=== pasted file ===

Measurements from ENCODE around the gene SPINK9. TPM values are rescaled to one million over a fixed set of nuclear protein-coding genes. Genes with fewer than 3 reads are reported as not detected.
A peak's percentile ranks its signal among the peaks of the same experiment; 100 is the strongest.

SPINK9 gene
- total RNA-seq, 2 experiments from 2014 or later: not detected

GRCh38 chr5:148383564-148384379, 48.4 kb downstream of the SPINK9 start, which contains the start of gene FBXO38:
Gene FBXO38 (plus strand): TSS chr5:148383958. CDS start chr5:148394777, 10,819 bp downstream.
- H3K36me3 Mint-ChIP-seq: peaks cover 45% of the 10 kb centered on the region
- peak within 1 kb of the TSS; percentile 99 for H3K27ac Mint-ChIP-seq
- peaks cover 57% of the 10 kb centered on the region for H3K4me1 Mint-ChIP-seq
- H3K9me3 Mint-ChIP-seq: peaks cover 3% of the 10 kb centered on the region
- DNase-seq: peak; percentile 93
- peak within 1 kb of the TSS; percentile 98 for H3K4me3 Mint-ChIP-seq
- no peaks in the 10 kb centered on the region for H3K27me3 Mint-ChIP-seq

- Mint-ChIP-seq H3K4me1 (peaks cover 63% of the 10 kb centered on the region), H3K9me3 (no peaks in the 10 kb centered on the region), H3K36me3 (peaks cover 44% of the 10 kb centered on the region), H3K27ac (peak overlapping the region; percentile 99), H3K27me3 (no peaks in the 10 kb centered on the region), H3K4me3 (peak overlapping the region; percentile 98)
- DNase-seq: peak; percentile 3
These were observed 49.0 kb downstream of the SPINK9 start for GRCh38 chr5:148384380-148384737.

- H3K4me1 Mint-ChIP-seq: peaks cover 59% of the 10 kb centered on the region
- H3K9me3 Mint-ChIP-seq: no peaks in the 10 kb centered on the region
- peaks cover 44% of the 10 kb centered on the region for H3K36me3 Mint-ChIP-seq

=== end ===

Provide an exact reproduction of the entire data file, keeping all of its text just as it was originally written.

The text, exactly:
Measurements from ENCODE around the gene SPINK9. TPM values are rescaled to one million over a fixed set of nuclear protein-coding genes. Genes with fewer than 3 reads are reported as not detected.
A peak's percentile ranks its signal among the peaks of the same experiment; 100 is the strongest.

SPINK9 gene
- total RNA-seq, 2 experiments from 2014 or later: not detected

GRCh38 chr5:148383564-148384379, 48.4 kb downstream of the SPINK9 start, which contains the start of gene FBXO38:
Gene FBXO38 (plus strand): TSS chr5:148383958. CDS start chr5:148394777, 10,819 bp downstream.
- H3K36me3 Mint-ChIP-seq: peaks cover 45% of the 10 kb centered on the region
- peak within 1 kb of the TSS; percentile 99 for H3K27ac Mint-ChIP-seq
- peaks cover 57% of the 10 kb centered on the region for H3K4me1 Mint-ChIP-seq
- H3K9me3 Mint-ChIP-seq: peaks cover 3% of the 10 kb centered on the region
- DNase-seq: peak; percentile 93
- peak within 1 kb of the TSS; percentile 98 for H3K4me3 Mint-ChIP-seq
- no peaks in the 10 kb centered on the region for H3K27me3 Mint-ChIP-seq

- Mint-ChIP-seq H3K4me1 (peaks cover 63% of the 10 kb centered on the region), H3K9me3 (no peaks in the 10 kb centered on the region), H3K36me3 (peaks cover 44% of the 10 kb centered on the region), H3K27ac (peak overlapping the region; percentile 99), H3K27me3 (no peaks in the 10 kb centered on the region), H3K4me3 (peak overlapping the region; percentile 98)
- DNase-seq: peak; percentile 3
These were observed 49.0 kb downstream of the SPINK9 start for GRCh38 chr5:148384380-148384737.

- H3K4me1 Mint-ChIP-seq: peaks cover 59% of the 10 kb centered on the region
- H3K9me3 Mint-ChIP-seq: no peaks in the 10 kb centered on the region
- peaks cover 44% of the 10 kb centered on the region for H3K36me3 Mint-ChIP-seq